Abstinence-Only Advocate Assumes Control of Family Planning Funds Amid Latest Reproductive Health War

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Abstinence-Only Advocate Assumes Control of Family Planning Funds Amid Latest Reproductive Health War

Christine Grimaldi

Congressional Republicans could further empower Trump official Valerie Huber to disregard the Obama-era emphasis on highly effective forms of contraception and turn the nation's affordable birth control program into a bastion of abstinence and natural family planning.

The Trump administration’s war on reproductive health care has expanded to include who controls the fate of his health department’s Title X family planning grants, heightening the risk that the U.S. Congress could shut down the government in just two weeks’ time.

Abstinence-only advocate Valerie Huber alone will determine which health-care providers will get awards from some $260 million in Title X funds, according to last month’s long-delayed grant solicitation or funding opportunity announcement. Before leading the Title X office within President Trump’s virulently anti-choice U.S. Department of Health and Human Services (HHS), Huber was “instrumental in attempts to remake ineffective abstinence-only-until-marriage programs into poverty-reduction programs,” Martha Kempner wrote for Rewire.News.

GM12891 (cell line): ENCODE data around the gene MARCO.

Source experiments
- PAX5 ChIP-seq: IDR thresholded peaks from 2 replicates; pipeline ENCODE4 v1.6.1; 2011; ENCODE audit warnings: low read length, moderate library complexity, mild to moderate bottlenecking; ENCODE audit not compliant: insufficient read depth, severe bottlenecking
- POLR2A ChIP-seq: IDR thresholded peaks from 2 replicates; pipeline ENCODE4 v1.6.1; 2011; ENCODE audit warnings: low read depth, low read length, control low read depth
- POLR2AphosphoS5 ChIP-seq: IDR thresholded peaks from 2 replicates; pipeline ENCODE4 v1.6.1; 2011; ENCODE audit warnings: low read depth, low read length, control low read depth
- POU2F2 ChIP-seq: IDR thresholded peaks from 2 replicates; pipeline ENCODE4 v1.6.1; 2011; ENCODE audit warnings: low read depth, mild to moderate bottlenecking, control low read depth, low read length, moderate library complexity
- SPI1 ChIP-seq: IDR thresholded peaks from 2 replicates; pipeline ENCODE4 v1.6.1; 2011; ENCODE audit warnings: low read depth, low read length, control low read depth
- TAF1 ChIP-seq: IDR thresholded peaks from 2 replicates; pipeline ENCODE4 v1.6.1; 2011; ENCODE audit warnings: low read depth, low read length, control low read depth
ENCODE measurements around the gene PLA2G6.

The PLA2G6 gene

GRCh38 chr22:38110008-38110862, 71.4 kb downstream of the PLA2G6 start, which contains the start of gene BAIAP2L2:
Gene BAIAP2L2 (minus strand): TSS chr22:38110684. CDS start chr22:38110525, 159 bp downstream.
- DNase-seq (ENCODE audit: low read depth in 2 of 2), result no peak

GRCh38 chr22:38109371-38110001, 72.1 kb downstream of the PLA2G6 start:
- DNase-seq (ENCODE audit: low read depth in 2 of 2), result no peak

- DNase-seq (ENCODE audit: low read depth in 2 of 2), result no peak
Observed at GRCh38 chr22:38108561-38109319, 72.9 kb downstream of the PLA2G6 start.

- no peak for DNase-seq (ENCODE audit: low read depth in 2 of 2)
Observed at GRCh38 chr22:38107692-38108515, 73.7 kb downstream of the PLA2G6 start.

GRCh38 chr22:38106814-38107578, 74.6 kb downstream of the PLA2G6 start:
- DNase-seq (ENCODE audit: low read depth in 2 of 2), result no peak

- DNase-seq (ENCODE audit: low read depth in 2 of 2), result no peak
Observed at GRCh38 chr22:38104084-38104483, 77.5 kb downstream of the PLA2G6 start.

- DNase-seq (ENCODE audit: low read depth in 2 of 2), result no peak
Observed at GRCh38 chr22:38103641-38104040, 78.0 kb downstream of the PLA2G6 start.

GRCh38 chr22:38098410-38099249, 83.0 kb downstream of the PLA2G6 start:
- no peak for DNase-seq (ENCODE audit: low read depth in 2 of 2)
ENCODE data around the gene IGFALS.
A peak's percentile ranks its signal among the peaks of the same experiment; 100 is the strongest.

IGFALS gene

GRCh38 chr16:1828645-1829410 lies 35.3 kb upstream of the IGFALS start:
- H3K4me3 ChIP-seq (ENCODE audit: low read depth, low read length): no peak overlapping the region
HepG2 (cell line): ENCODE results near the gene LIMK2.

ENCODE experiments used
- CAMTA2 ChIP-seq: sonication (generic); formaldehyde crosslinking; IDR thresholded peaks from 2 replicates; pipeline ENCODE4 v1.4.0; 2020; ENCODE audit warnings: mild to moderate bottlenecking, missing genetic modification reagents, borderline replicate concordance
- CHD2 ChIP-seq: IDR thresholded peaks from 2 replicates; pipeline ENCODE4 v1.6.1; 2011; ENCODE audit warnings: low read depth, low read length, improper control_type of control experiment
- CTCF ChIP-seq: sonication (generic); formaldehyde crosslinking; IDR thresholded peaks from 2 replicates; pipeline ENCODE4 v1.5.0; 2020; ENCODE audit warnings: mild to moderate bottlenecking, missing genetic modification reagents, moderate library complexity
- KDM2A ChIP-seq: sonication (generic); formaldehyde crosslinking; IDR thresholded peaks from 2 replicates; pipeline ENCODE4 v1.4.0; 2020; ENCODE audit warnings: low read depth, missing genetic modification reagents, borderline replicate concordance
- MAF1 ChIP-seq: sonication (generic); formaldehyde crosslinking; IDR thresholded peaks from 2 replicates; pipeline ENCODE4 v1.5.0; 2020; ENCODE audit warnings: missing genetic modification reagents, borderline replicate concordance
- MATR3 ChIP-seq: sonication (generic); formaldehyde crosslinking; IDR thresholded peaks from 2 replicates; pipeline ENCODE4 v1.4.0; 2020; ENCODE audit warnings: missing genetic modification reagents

Huber’s ownership of the decision is new. Under President Obama, the Title X chief collaborated on it with other public health officials, according to a funding opportunity announcement from the prior administration.

Politico first reported the news on Tuesday.

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The Trump-era Title X grant criteria are notable for prioritizing federal Title X dollars for providers that promote abstinence and natural family planning, Rewire.News reported in February. HHS omitted any mention of “contraception” or “contraceptives,” in stark contrast to the Obama-era criteria.